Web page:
As I write this I cannot help but see both you and that scared teenage girl whom I was on that day. I can see you as clearly in my mind as if it were yesterday, not 20 years in the past. After all, some things are burned so deeply into our memories that we cannot forget them even if we tried. That girl, however, one day away from her 17th birthday— she is farther away in my memory, blurry somehow. That day fissured my life into two sections—my life literally breaking into two halves, the before and the after. These days, the before section seems muddy, unclear, as if the rape caused a cloud so thick that I will never be able to see through it again.
The events of that night set my life on a trajectory that I never could have planned. First deep into the darkest of depression and a series of suicide attempts, one of which was nearly successful. Then, from the deepest place of darkness where I used the pain as a springboard to catapult myself into a better life—better than I ever could have imagined, in fact. I know, looking back, that I would not have my life today without having been a victim of rape at such a tender and painful age.
I have long ago forgiven you, not for your own good but for my own sanity. What I did not realize is that I would, in some fucked up way, be thankful for the horror of rape, which took me into hell and then back into life again—fevered in the desire to somehow make others feel less pain.
I can go back to that night so easily. In fact, the music of The Doors—a band that I had once loved whose music happened to be playing in the background that night—can bring me right back into those moments of terror so easily that I have run from stores, hands over my ears, when the music comes on overhead. I struggled with panic attacks and vivid flashbacks of that night for years, what I now know was PTSD but what I believed at the time was pure insanity.
What I am trying to do now is to think less and less about that night and more about how I allowed, sometimes consciously and sometimes not, the rape and the aftermath of it to make me into a better person. I know that the person that I might have become and the person that I am today could have been very far apart. My priorities and my life’s purpose could have been so much shallower.
But, it did happen and here I am 20 years later. The ways in which the person I am today is different from the innocent, teenage girl that I was are so many that we couldn’t count them all.
Mostly, I suppose that I want you to know that you didn’t break me. I know now that someone like you, hateful and selfish, could never break someone like me. I used the pain and the fear and the shame to make myself into a better person than I ever hoped that I could be, in so many ways. You did not give me this strength, but I am grateful to you for showing me that it existed.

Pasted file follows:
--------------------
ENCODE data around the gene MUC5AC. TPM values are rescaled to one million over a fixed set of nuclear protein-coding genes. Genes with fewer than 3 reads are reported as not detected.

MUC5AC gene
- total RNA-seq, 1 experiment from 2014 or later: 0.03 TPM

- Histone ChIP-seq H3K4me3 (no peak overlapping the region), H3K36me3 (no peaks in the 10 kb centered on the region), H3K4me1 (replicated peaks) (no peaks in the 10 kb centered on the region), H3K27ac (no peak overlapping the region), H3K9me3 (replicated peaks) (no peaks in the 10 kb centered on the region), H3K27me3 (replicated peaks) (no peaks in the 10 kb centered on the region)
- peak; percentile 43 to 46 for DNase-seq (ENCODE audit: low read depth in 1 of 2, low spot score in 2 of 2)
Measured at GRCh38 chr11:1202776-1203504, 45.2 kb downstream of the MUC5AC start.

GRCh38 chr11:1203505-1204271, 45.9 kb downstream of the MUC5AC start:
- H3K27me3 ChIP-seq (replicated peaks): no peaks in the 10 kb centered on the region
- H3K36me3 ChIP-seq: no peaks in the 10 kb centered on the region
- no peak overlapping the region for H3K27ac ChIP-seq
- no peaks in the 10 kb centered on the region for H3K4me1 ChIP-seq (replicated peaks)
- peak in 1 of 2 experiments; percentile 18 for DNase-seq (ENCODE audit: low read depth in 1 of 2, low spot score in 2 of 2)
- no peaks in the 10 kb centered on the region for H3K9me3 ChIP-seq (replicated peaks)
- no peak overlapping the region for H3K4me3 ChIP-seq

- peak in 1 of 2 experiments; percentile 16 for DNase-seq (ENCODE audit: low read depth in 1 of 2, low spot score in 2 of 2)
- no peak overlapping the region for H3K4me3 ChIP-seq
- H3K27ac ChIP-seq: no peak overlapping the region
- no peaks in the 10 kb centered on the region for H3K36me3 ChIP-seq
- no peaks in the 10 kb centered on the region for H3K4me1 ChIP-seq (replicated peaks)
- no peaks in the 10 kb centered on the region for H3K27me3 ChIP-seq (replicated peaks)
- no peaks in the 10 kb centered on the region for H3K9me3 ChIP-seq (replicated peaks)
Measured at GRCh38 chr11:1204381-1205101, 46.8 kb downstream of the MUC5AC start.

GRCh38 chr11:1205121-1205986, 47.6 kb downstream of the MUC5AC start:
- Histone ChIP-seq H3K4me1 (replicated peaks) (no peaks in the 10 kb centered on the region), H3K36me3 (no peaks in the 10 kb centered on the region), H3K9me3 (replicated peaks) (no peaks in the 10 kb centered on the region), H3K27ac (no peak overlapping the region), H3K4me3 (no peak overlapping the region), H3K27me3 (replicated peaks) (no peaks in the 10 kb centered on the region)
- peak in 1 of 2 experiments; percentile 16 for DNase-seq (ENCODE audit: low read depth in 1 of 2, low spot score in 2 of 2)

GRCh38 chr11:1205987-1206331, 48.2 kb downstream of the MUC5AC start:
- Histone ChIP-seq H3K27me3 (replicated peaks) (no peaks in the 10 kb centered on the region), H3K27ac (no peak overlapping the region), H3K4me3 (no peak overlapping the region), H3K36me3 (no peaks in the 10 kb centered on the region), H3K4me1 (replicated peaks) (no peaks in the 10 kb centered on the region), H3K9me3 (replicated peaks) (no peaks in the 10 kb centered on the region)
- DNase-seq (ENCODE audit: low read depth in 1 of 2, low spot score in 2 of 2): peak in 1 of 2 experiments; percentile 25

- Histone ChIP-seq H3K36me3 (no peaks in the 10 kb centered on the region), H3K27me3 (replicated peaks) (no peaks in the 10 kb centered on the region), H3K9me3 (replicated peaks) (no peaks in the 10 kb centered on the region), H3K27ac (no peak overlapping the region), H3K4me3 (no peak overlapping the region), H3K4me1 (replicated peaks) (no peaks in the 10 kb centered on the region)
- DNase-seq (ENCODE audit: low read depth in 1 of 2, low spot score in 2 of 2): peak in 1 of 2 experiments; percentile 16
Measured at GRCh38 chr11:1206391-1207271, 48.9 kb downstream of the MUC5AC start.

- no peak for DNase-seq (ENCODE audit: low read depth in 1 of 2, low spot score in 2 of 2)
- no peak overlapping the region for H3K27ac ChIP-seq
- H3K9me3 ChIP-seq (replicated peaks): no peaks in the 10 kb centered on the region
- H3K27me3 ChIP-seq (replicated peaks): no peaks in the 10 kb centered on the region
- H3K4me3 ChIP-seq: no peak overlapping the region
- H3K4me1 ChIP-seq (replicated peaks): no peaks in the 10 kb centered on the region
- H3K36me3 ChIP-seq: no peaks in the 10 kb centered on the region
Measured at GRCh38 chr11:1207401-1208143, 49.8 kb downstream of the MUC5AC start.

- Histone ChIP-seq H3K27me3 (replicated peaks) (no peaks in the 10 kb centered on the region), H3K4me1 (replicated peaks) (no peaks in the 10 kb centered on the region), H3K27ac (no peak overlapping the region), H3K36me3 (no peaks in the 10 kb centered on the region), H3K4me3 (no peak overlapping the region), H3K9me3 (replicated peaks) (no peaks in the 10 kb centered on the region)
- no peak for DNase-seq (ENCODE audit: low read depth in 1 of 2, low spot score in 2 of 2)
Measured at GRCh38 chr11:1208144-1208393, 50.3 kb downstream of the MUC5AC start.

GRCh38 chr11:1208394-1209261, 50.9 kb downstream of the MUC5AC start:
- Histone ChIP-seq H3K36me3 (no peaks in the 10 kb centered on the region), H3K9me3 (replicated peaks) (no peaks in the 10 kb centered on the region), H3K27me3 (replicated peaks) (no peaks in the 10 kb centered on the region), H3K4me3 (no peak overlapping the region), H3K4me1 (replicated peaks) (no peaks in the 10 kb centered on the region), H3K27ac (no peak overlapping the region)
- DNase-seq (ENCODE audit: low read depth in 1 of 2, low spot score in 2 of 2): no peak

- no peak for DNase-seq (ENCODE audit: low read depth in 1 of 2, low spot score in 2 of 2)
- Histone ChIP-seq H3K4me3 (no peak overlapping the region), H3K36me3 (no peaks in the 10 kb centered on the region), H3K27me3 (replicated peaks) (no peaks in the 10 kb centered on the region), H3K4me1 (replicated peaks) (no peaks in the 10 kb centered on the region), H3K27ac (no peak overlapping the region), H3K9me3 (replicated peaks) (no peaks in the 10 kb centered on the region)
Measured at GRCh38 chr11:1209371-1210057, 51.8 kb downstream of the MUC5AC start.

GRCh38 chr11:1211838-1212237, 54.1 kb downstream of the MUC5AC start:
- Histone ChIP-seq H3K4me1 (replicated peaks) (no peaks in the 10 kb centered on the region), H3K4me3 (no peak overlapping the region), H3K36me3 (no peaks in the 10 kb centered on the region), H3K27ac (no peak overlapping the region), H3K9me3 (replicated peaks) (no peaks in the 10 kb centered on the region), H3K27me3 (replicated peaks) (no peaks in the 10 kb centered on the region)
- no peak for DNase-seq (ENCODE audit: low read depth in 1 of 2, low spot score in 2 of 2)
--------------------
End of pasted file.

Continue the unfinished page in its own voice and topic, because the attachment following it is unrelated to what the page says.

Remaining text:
When I fall into sadness for that time in my life, I allow myself to think of all of the ways that I am better for having had that horrific experience. To think of the parts of me that I am thankful for, the parts of me that did not exist before that night.
I am stronger than I ever knew. I didn’t know this truth at first. I fell face-forward into a clinical depression that no meds would touch. In the weeks and months after the rape, I found myself blurring the pain with large amounts of alcohol and any drugs that were offered to me. The respite from the pain was always so very brief. I began cutting myself over the insides of my arms and legs to achieve the short relief from the internal pain that the external pain would cause. Again, the break from the pain was so slight and seemed just a blink in time against the raging pain. I attempted suicide seven times, feeling even more of a failure with each failed attempt. There are no words to tell you how low this point in my life was. I was standing at death’s door begging her to let me in. However, I kept moving one foot in front of the other, day after day until I realized that it didn’t hurt so badly anymore. I crawled my way out of that hole by my bloodied fingernails and have made a life for myself that my teenage self could never have imagined. You could not possibly know how strong I had to be to do so.
I found my purpose. In the days following my rape, all of the professionals around me seemed more concerned with my own actions that may have made me a victim instead of the actions of my rapist. There was no compassion for me. None. The nurse that was more concerned with my clothing choices that night and the therapist that chastised me for under-age drinking led me deeper inside my own shame and convinced me to not press charges. As an adult, I made a conscious choice to become a nurse that would be kind, welcoming, non-judgmental and would advocate for my patients no matter what. Being a nurse has been one of the greatest joys of my life and I do not for a moment believe that I would’ve made that career choice if I had not had this experience.